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Gender and Globalization in Asia and the PacificMethod, Practice, Theory$
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Kathy E. Ferguson and Monique Mironesco

Print publication date: 2008

Print ISBN-13: 9780824831592

Published to Hawaii Scholarship Online: November 2016

DOI: 10.21313/hawaii/9780824831592.001.0001

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The Social Imaginary and Kin Recruitment

The Social Imaginary and Kin Recruitment

Mexican Women Reshaping Domestic Work

Chapter:
(p.161) Chapter 9 The Social Imaginary and Kin Recruitment
Source:
Gender and Globalization in Asia and the Pacific
Author(s):

Maria De La Luz Ibarra

Publisher:
University of Hawai'i Press
DOI:10.21313/hawaii/9780824831592.003.0009

This chapter interrogates some of the ways in which domestic workers' imagination and gendered “transnational” practices “from below” shape domestic labor. It focuses on the edited life histories of two Mexican immigrant women, one in Santa Barbara, California—a traditional site of Mexican migration—and one in Honolulu, Hawai‘i, a relatively recent site of migration. This analysis of their narratives foregrounds their gendered social imaginary as a potent force shaping not only their desire to migrate, but also, once they have done so, to recruit female kin. Recruitment is an attempt to fulfill affective obligations and create closer-knit families within a transnational context that physically alienates people. The end result of these recruitment practices is the transformation of domestic employment into a group-centered activity, which may provide women with greater opportunities not only for economic gain but also for more intimate forms of community.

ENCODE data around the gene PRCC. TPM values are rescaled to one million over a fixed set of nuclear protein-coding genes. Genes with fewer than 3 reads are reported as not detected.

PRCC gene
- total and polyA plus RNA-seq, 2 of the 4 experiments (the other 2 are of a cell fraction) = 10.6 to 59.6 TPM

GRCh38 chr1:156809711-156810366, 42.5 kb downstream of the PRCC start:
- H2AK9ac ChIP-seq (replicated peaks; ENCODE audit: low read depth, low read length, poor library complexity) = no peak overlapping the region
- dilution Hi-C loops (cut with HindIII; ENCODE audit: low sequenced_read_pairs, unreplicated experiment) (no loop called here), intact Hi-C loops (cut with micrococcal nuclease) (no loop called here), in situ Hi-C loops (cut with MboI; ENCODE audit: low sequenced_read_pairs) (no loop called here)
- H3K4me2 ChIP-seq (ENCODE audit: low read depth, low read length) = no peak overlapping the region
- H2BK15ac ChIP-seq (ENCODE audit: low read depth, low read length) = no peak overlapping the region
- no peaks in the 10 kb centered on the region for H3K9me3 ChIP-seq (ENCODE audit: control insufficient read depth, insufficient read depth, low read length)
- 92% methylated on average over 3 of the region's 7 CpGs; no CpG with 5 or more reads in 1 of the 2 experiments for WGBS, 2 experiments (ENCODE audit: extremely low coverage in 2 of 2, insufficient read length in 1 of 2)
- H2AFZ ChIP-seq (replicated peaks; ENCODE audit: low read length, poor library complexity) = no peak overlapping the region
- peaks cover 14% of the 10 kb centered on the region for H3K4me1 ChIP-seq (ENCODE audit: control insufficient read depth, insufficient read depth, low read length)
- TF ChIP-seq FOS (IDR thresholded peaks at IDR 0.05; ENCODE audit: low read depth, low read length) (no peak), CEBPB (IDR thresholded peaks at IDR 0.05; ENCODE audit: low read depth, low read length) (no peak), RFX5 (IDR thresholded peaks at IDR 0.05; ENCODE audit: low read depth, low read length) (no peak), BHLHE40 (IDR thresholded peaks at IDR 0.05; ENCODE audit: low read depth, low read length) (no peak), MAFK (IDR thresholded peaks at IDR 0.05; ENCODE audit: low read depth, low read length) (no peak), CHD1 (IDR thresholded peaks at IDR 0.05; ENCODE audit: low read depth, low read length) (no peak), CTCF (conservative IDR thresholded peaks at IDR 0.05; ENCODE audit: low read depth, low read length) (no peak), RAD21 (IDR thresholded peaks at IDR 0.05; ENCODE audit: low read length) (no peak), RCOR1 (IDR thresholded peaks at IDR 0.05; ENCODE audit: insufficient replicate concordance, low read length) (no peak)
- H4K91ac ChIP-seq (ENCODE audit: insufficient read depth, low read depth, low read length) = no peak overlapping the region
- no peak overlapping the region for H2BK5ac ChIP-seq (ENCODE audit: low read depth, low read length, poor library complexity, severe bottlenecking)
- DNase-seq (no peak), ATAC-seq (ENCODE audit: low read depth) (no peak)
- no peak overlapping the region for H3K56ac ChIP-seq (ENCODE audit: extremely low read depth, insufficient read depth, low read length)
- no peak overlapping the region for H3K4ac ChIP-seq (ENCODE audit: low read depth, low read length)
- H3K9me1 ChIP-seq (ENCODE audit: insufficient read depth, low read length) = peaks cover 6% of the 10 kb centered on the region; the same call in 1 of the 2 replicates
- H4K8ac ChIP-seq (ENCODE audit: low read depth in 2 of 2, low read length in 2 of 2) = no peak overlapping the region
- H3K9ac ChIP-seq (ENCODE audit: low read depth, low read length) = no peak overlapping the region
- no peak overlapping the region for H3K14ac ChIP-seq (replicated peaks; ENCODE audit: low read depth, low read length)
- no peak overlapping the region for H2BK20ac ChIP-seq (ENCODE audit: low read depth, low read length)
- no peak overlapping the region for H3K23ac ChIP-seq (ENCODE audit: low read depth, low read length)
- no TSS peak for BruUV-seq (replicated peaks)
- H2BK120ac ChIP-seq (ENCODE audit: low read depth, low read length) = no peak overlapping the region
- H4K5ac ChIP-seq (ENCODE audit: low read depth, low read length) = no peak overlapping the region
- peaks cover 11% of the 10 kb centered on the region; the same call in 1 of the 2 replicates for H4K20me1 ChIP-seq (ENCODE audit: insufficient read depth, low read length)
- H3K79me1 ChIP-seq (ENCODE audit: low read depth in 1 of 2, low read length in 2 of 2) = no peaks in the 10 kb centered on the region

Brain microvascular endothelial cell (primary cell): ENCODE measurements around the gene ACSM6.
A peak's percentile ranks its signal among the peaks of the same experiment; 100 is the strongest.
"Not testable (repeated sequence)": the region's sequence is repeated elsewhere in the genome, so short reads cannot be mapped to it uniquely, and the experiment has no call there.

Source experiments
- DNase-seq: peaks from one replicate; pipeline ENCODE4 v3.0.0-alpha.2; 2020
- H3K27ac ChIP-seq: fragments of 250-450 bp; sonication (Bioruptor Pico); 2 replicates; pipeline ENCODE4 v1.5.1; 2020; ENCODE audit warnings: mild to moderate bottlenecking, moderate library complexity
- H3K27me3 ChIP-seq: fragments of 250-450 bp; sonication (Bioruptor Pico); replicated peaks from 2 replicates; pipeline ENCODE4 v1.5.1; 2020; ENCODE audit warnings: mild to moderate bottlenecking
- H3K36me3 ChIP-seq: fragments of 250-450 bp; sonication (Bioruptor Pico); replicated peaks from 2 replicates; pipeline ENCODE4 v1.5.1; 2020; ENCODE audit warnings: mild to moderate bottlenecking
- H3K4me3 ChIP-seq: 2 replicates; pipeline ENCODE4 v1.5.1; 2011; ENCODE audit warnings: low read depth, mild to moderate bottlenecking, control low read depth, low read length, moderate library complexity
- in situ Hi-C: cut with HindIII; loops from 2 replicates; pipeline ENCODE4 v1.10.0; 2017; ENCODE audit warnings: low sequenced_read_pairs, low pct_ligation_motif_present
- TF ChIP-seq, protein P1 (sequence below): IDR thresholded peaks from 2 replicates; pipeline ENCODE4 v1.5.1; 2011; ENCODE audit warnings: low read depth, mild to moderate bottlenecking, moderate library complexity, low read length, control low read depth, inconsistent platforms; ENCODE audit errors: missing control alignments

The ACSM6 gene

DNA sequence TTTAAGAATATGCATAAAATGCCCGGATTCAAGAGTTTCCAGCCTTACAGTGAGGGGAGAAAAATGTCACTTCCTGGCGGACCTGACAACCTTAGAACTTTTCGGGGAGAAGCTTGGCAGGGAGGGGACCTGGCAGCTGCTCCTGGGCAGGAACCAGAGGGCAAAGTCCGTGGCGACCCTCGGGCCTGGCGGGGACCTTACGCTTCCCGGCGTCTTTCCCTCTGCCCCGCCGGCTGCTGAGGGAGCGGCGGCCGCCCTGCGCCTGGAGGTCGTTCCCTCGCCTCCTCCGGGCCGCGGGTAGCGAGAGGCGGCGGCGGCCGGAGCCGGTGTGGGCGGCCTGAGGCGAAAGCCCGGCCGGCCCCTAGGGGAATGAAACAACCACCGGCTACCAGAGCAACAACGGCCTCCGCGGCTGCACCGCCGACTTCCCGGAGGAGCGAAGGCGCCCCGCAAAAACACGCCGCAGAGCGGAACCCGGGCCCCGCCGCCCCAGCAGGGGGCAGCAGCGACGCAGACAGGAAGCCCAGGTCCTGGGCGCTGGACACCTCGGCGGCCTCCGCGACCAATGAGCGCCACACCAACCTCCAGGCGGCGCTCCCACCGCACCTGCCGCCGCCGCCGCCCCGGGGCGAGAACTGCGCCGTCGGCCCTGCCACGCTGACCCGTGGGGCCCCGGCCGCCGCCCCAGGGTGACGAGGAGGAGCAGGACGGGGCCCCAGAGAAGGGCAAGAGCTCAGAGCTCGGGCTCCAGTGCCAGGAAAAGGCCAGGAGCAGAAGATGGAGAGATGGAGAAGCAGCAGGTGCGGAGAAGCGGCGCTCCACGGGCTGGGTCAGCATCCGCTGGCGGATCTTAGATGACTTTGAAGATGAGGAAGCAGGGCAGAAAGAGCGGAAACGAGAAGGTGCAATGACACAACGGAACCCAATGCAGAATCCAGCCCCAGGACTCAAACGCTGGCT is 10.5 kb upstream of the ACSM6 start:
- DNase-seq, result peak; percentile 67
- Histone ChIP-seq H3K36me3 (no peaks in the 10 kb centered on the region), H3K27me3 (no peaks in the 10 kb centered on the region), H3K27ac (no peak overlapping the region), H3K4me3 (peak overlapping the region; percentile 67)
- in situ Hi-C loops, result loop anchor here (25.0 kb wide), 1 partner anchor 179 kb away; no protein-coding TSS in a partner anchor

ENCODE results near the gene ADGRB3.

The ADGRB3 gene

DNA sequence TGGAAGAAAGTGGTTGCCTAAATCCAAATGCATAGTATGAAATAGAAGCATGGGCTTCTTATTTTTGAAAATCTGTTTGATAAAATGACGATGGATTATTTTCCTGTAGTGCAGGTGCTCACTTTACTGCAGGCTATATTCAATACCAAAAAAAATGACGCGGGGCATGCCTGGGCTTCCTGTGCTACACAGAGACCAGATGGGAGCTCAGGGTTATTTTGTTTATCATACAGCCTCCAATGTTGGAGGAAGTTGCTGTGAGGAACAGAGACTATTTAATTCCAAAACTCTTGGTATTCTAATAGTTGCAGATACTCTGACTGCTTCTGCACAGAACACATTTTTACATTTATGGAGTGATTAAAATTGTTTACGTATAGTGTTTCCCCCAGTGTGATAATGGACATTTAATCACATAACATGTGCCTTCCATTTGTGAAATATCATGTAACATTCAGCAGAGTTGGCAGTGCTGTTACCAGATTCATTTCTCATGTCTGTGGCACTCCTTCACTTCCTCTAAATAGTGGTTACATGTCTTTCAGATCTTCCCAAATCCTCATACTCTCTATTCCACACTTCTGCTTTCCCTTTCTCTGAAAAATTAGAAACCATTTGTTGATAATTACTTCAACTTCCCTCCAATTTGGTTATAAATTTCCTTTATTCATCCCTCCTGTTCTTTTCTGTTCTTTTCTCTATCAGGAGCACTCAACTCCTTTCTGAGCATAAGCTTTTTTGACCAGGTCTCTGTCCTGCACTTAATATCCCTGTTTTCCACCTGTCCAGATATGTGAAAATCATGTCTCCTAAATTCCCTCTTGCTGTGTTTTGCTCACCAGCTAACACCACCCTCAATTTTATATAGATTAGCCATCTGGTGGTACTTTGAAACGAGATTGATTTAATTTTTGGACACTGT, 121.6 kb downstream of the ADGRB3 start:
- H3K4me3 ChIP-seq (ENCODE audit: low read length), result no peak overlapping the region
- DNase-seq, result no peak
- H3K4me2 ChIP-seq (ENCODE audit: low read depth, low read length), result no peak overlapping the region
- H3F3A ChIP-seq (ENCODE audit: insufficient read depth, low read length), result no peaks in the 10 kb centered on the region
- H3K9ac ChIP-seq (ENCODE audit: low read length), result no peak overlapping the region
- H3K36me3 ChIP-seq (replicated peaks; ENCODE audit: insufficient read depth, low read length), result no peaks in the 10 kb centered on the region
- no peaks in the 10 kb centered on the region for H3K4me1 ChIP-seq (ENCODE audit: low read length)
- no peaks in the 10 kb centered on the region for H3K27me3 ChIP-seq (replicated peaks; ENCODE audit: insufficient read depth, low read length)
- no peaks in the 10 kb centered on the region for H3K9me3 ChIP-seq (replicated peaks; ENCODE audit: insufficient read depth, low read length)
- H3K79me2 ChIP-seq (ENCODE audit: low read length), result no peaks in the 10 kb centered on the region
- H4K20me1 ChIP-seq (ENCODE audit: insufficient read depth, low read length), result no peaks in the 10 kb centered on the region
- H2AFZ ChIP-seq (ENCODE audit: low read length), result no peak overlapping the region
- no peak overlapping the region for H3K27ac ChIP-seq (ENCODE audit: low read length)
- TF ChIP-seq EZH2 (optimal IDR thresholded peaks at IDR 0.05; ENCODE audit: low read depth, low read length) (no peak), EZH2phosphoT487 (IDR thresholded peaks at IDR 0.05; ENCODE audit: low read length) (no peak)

Keywords:   domestic workers, gendered transnational practices, domestic labor, Mexican immigrant women, social imaginary, recruitment, domestic employment, transnational community

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